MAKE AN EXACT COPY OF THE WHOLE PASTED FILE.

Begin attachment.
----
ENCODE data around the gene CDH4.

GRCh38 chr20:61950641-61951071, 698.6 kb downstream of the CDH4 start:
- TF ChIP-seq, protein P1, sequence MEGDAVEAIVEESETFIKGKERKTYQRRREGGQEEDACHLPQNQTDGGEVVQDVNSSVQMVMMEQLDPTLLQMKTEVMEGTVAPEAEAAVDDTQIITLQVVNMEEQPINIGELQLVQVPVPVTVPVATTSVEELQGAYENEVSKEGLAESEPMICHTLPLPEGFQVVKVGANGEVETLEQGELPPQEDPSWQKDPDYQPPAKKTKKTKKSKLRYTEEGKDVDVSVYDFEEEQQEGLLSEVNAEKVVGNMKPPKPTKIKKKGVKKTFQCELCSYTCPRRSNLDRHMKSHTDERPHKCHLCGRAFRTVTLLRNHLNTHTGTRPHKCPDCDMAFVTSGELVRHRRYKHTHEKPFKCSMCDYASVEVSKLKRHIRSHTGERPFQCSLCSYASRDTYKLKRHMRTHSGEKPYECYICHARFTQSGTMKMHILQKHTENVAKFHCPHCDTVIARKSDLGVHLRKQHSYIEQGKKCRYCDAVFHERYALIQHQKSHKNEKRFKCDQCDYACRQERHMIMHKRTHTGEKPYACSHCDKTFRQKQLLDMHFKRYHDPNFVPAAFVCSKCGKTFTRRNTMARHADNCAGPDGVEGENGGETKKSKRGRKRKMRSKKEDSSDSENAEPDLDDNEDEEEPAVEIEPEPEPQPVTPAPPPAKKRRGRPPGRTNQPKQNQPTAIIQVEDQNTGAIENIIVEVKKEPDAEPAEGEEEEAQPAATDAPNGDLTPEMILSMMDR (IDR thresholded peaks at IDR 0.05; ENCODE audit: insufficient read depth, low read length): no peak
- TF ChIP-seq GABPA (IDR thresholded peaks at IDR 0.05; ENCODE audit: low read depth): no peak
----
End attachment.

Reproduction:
ENCODE data around the gene CDH4.

GRCh38 chr20:61950641-61951071, 698.6 kb downstream of the CDH4 start:
- TF ChIP-seq, protein P1, sequence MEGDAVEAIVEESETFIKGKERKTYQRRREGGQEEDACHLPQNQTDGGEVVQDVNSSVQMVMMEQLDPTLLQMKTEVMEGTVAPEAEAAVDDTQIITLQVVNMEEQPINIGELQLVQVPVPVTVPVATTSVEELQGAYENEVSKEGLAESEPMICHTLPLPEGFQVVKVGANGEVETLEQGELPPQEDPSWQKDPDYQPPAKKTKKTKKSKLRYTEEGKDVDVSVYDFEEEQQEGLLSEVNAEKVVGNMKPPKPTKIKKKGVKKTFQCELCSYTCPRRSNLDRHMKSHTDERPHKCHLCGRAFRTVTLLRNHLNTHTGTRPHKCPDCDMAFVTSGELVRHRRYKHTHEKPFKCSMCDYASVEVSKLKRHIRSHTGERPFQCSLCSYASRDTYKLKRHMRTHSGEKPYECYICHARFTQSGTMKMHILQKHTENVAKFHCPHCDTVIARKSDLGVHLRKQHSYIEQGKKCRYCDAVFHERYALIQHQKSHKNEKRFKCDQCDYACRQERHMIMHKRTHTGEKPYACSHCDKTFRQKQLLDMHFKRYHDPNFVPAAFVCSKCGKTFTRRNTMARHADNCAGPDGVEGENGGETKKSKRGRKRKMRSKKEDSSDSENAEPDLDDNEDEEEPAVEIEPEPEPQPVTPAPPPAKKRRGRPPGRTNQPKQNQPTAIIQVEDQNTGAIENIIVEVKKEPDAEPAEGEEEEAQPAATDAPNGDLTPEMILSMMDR (IDR thresholded peaks at IDR 0.05; ENCODE audit: insufficient read depth, low read length): no peak
- TF ChIP-seq GABPA (IDR thresholded peaks at IDR 0.05; ENCODE audit: low read depth): no peak